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ORIGINAL ARTICLE
Year : 2013  |  Volume : 2  |  Issue : 1  |  Page : 74-78

Health impact of supplying safe drinking water on patients having various clinical manifestations of fluorosis in an endemic village of West Bengal


1 Department of Community Medicine, KPC Medical College, Jadavpur, India
2 Department of Water and Environmental Sanitation, UNICEF, Kolkata, India

Correspondence Address:
Kunal K Majumdar
Department of Community Medicine, KPC Medical College, Jadavpur, Kolkata
India
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Source of Support: None, Conflict of Interest: None


DOI: 10.4103/2249-4863.109953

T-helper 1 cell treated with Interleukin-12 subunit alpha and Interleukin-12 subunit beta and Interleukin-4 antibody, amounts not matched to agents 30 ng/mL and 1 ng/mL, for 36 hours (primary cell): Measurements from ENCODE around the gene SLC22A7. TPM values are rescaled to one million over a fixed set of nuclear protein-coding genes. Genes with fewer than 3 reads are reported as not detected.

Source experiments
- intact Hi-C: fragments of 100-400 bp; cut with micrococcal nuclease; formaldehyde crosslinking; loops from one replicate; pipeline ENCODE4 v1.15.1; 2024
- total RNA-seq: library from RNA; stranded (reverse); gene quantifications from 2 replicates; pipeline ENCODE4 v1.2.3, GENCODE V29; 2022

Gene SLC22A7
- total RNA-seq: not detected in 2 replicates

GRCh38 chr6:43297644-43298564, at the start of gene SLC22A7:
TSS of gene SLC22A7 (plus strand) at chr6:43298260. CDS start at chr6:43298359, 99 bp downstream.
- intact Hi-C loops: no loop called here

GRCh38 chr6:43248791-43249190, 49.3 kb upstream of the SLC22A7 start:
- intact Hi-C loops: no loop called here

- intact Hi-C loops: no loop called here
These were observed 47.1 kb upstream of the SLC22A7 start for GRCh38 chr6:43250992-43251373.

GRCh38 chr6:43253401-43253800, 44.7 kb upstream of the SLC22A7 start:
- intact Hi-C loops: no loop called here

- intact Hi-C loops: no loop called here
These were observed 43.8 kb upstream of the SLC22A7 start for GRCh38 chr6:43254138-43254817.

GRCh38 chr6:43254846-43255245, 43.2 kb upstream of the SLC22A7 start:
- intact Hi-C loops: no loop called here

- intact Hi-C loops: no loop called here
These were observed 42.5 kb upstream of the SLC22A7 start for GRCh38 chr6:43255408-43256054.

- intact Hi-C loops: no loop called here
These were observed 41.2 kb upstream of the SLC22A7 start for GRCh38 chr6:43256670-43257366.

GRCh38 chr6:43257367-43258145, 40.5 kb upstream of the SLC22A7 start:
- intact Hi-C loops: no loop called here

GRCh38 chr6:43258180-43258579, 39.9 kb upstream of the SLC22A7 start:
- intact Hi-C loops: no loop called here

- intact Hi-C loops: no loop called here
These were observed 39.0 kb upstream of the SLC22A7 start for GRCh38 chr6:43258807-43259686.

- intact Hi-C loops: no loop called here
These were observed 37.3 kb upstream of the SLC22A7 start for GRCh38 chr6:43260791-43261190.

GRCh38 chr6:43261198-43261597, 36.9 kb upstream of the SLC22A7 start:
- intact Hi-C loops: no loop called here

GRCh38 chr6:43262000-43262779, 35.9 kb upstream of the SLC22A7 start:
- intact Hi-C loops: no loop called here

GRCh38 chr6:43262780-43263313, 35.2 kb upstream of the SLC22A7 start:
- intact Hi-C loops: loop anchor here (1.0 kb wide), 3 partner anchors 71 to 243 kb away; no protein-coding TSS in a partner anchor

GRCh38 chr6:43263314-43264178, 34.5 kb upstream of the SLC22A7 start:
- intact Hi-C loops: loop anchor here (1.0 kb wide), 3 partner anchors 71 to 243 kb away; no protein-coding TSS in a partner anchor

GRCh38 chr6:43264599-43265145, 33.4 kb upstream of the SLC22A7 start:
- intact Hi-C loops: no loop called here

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Background: Excessive fluoride in drinking water causes dental, skeletal and non-skeletal fluorosis which is encountered in endemic proportions in several parts of the world. The World Health Organization (WHO) guideline value and the permissible limit of fluoride as per the Bureau of Indian Standards (BIS) is 1.5 mg/L. Studies showed that withdrawal of sources identified for fluoride, often leads to reduction of fluoride in the body fluids (re-testing urine and serum after a week or ten days) and results in the disappearance of non-skeletal fluorosis within a short duration of 10-15 days. Objective: To determine the prevalence of signs and symptoms of suspected dental, skeletal and non-skeletal fluorosis along with food habits, addictions and use of fluoride-containing toothpaste among participants taking water with fluoride concentration above permissible limit and to assess the changes in clinical manifestations of the above participants after consumption of safe drinking water with fluoride concentration below permissible limit. Materials and Methods: A longitudinal intervention study was conducted from October 2010 to December 2011 in a village selected randomly in Purulia District of West Bengal which is endemic for fluorosis. Thirty-six families with 104 family members in the above village having history of taking unsafe water containing high level of fluoride were selected for the study. The occurrence of various dental, skeletal and non-skeletal manifestations of fluorosis along with food habits, addictions and use of fluoride-containing toothpaste among the study population was assessed; the impact of taking safe water with fluoride concentration below permissible limit from a supplied community filter on these clinical manifestations was studied by follow-up examination of the above participants for six months. The data obtained is compared with the collected data from the baseline survey. Results: The prevalence of signs and symptoms of dental, skeletal and non-skeletal fluorosis was (18.26%), (18.26-43.26%) and (12.49-38.46%) among the study population. Withdrawal of source(s) identified for fluoride by providing community filters supplying safe water along with nutritional interventions lead to 1.92% decrease of manifestation of dental fluorosis, 2.88-18.26% decrease of manifestations of skeletal fluorosis and 3.8-5.77% decrease in manifestations of non-skeletal fluorosis within six months. Following repeated motivation of participants during visit there was also 2.88% decrease in the usage of fluoride-containing toothpaste, 4.81% decrease in consumption of black lemon tea, supari and tobacco which are known sources of fluoride ingestion in our body. Conclusion: Increased prevalence of dental, skeletal and non-skeletal fluorosis was found among the study population. Withdrawal of sources(s) identified for fluoride by supplying community filter, dietary restriction and other nutritional interventions led to decrease of manifestations of the three types of fluorosis within six months. The government should play a vital role in ensuring drinking water safety at the household and community level by supplying domestic filters at affordable costs and community filter along with nutritional intervention to the fluorosis-affected villages on a priority basis to mitigate the problem.


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